Causes: infectious, chemical
Histologically: Edema, hyperemia, mucosal erosions and hemorrhage.
Helicobacter pylori infection (type B, antral, chronic active with lymphoid follicles)
Autoimmune (type A, body, atrophy, pernicious anemia)
Chemical (induced by drugs, bile reflux, alcohol(
Nonspecific symptoms, abdominal pain
The pathogenesis of acute ulceration• NSAID-induced ulcers are caused by direct chemical irritation as well as cyclooxygenase inhibition, which prevents prostaglandin synthesis.
• This eliminates the protective effects of prostaglandins, which include enhanced bicarbonate secretion and increased vascular perfusion.
• Lesions associated with intracranial injury are thought to be caused by direct stimulation of vagal nuclei, which causes gastric acid hypersecretion.
Systemic acidosis, a frequent finding in critically ill patients, also may contribute to mucosal injury by lowering the intracellular pH of mucosal cells.
Hypoxia and reduced blood flow caused by stress-induced splanchnic vasoconstriction also contribute to acute ulcer pathogenesis.
Acute gastric ulcersMacroscopic finding
It range in depth from shallow erosions caused by superficial epithelial damage to deeper lesions that penetrate the mucosa.
Acute ulcers are rounded and typically are less than 1 cm in diameter.The ulcer base frequently is stained brown to black by acid digested extravasated red cells, in some cases associated with transmural inflammation and local serositis. While these lesions may occur singly, more often multiple ulcers are present within the stomach and duodenum.
Acute stress ulcers are sharply demarcated, with essentially normal adjacent mucosa, although there may be suffusion of blood into the mucosa and submucosa and some inflammatory reaction.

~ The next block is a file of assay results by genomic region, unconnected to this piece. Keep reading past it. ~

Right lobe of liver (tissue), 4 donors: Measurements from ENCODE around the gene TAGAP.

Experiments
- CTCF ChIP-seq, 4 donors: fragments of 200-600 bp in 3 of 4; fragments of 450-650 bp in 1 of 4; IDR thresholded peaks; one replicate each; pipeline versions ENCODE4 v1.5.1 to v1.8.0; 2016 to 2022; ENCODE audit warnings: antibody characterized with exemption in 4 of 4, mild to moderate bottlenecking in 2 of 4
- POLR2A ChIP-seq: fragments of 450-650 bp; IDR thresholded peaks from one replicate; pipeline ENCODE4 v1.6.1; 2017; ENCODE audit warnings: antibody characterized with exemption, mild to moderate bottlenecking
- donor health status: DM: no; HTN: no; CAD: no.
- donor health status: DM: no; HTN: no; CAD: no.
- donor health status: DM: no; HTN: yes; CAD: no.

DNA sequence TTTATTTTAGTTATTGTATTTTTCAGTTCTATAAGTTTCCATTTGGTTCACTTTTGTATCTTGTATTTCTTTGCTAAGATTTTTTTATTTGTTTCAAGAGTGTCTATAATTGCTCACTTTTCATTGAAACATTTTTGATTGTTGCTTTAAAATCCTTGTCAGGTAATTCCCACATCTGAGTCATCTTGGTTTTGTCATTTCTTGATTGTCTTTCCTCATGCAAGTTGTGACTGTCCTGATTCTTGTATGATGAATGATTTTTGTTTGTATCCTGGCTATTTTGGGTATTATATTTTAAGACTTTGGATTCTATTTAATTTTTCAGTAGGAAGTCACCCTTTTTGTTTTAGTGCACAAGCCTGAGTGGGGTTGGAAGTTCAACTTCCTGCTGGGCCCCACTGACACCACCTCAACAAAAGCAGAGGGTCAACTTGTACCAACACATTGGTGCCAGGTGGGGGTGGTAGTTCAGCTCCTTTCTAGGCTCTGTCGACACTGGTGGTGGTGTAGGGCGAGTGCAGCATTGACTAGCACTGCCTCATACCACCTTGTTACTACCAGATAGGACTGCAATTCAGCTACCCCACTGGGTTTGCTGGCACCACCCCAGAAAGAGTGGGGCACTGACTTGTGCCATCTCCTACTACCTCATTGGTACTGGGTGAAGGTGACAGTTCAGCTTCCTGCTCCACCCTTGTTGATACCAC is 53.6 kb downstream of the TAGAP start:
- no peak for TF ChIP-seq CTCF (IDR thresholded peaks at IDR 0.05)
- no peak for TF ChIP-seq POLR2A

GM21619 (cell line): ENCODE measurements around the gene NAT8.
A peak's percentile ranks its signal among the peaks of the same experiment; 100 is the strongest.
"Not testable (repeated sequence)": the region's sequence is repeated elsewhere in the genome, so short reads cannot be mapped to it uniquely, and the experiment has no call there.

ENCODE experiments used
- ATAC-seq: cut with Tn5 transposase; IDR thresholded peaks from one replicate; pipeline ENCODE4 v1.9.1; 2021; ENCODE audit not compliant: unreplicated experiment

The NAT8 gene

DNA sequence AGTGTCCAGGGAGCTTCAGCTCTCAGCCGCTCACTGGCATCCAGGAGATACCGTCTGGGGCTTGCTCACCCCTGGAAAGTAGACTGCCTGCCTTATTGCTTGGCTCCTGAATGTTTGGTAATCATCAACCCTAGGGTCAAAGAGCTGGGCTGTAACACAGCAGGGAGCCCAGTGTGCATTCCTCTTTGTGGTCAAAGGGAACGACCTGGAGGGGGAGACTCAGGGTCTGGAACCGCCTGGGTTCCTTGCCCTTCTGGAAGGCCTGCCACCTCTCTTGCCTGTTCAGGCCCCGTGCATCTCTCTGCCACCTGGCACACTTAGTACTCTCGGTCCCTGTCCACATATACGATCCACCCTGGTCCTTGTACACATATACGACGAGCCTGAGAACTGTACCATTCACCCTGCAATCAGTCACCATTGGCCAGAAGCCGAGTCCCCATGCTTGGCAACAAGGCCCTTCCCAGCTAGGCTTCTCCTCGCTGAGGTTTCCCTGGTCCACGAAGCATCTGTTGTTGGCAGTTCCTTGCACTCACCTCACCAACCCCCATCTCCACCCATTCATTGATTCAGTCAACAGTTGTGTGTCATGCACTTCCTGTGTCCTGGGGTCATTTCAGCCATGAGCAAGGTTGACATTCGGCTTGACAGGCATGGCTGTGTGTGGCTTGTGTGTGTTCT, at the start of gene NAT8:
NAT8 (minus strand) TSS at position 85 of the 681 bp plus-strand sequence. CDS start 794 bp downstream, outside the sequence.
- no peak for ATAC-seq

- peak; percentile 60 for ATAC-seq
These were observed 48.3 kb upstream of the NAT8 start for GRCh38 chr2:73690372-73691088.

Acute gastritisA, Gross view showing punctate erosions in an otherwise unremarkable mucosa; adherent blood is dark due to exposure to gastric acid.
B, Low-power microscopic view of focal mucosal disruption with hemorrhage; the adjacent mucosa is normal.
Chronic gastritisEpithelial damage: increase of nuclei, distorsion of foveolae and glands)
Mucosal infiltrates of lymphocytes and plasma cells
Active process: neutrophil granulocytes (acute damage of epithelial cell)
Atrophy: chief and parietal cell loss and replacement by intestinal type epithelial cells
Intestinal metaplasia: acid mucin containing goblet cells, microvilli, Panneth cells
Regenerative changes: foveolar hyperplasia, increase of myofibroblasts and capillaries
Chronic gastritispartial replacement of the gastric mucosal epithelium by intestinal metaplasia (upper left) and inflammation of the lamina propria (right) containing lymphocytes and plasma cells.
Helicobacter associated chronic gastritisGross: red mucosa, coarser texture than normal, may have thickened rugal folds or thin/flat mucosa; with long term disease, mucosa may be thin/flat; usually affects antrum (particularly in children), and cardia .
Micro:Bacteria is curved, spirochete-like, in superficial mucus layer and along microvilli of epithelial cells; are (not invasive); are usually not seen in areas of intestinal metaplasia; associated with chronic inflammatory infiltrate with germinal centers (follicular gastritis) and plasma cells in lamina propria; active inflammation if neutrophils in glandular or surface epithelial layer
Helicobacter pylori.Steiner silver stain demonstrates the numerous darkly stained Helicobacter organisms along the luminal surface of the gastric epithelial cells.
Note that there is no tissue invasion by bacteria.
Helicobacterpylori disease associations. The size of the arrow is a rough indication of the clinical magnitude of the association. MALToma = mucosal associated lymphoid tumours
PEPTIC ULCER DISEASEUlcer: focal destruction of mucosa or deeper (necrosis)
Erosion: less than full thickness focal loss of mucosa, can progress to ulcer or heal without scarring.
Peptic : primary autodigestive lesion caused by the action of gastric juice.